South Dakota brothers teach public about dairy farming


South Dakota brothers teach public about dairy farming

The aim of two South Dakota brothers is not to have the biggest dairy, but to milk the best cows possible and to shed light on dairy farming for the public. Doug and Greg Ode developed their passion for dairying from the generations that preceded them, giving attention to public outreach. Doug Ode tells Brownfield the risks of spreading covid-19 prevented them from hosting their usual June Month breakfasts this year.

“The number of people that we’re getting every year, the new faces all the time that come out, this might be like the first time that they’ve been on a farm, and literally a dairy farm,” Doug Ode told Brownfield Ag News, “so it’s quite educational for them.”

Greg Ode says he’s satisfied milking 400 cows instead of growing his milking herd to 1,200 or 1,500 head, and is particularly thrilled to raise dairy animals from birth.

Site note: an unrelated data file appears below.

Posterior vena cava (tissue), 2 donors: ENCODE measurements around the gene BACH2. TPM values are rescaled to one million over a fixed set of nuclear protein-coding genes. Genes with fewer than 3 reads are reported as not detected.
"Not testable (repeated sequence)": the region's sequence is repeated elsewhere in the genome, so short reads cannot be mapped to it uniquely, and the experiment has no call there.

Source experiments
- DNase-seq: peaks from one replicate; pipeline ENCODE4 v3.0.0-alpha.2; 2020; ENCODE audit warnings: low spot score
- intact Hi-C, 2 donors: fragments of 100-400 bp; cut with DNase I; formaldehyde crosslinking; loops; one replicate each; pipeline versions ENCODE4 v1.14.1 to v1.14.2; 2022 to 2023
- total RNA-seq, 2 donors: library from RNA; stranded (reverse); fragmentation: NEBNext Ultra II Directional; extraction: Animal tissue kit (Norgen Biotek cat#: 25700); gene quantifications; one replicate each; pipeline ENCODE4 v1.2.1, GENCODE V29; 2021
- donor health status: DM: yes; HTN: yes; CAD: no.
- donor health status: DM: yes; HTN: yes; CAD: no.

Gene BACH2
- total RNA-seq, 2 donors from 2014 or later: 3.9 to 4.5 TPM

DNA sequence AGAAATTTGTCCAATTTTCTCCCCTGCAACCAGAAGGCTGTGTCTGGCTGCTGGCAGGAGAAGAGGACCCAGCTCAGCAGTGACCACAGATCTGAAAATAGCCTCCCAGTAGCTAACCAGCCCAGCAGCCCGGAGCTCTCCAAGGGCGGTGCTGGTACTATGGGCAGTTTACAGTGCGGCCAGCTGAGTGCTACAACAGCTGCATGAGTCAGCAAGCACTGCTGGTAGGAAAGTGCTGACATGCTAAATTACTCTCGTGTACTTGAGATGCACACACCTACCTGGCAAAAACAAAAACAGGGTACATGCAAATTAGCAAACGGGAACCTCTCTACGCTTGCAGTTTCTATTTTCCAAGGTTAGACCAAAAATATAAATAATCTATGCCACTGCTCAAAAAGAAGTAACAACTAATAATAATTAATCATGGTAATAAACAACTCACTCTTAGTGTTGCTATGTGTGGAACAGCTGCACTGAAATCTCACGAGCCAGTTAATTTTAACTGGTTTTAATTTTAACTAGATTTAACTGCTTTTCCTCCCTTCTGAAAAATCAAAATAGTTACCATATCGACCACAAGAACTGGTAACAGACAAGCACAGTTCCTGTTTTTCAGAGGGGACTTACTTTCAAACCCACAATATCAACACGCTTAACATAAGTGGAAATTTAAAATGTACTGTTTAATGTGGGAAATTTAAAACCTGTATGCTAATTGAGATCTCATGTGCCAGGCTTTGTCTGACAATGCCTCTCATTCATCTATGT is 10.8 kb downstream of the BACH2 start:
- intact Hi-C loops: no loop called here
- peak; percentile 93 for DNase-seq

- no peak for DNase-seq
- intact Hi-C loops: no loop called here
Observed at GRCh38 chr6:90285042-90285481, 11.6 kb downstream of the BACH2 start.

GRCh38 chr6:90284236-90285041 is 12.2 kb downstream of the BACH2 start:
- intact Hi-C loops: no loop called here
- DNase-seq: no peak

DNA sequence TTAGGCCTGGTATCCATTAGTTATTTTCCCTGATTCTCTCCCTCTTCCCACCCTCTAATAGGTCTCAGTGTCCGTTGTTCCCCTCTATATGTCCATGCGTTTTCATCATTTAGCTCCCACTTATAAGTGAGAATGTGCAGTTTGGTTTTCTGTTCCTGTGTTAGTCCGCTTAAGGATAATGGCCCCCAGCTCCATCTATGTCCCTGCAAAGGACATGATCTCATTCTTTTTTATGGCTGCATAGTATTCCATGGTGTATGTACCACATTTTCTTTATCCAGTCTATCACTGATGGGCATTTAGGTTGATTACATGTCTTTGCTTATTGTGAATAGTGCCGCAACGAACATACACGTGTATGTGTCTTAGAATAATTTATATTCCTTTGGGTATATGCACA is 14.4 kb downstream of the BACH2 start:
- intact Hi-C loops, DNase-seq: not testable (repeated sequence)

“To see a cow milking 30,000 pounds, or 40,000 pounds, and to have cows that score high when you get them classified,” said Greg Ode, “it grows on you.”

The brothers pay greater attention to financial details of their dairy farm, keeping track of breakeven levels so that they can make informed milk marketing decisions. Greg says he follows his son’s advice to keep hitting singles.

“You won’t hit a grand slam or a home run financially,” said Greg Ode, who hopes to one day bring his son into the operation, “but if you can just keep going, and making progress, more power to you.”

The Odes farm near Sioux Falls in southeastern South Dakota.

AUDIO: Doug Ode AUDIO: Greg Ode

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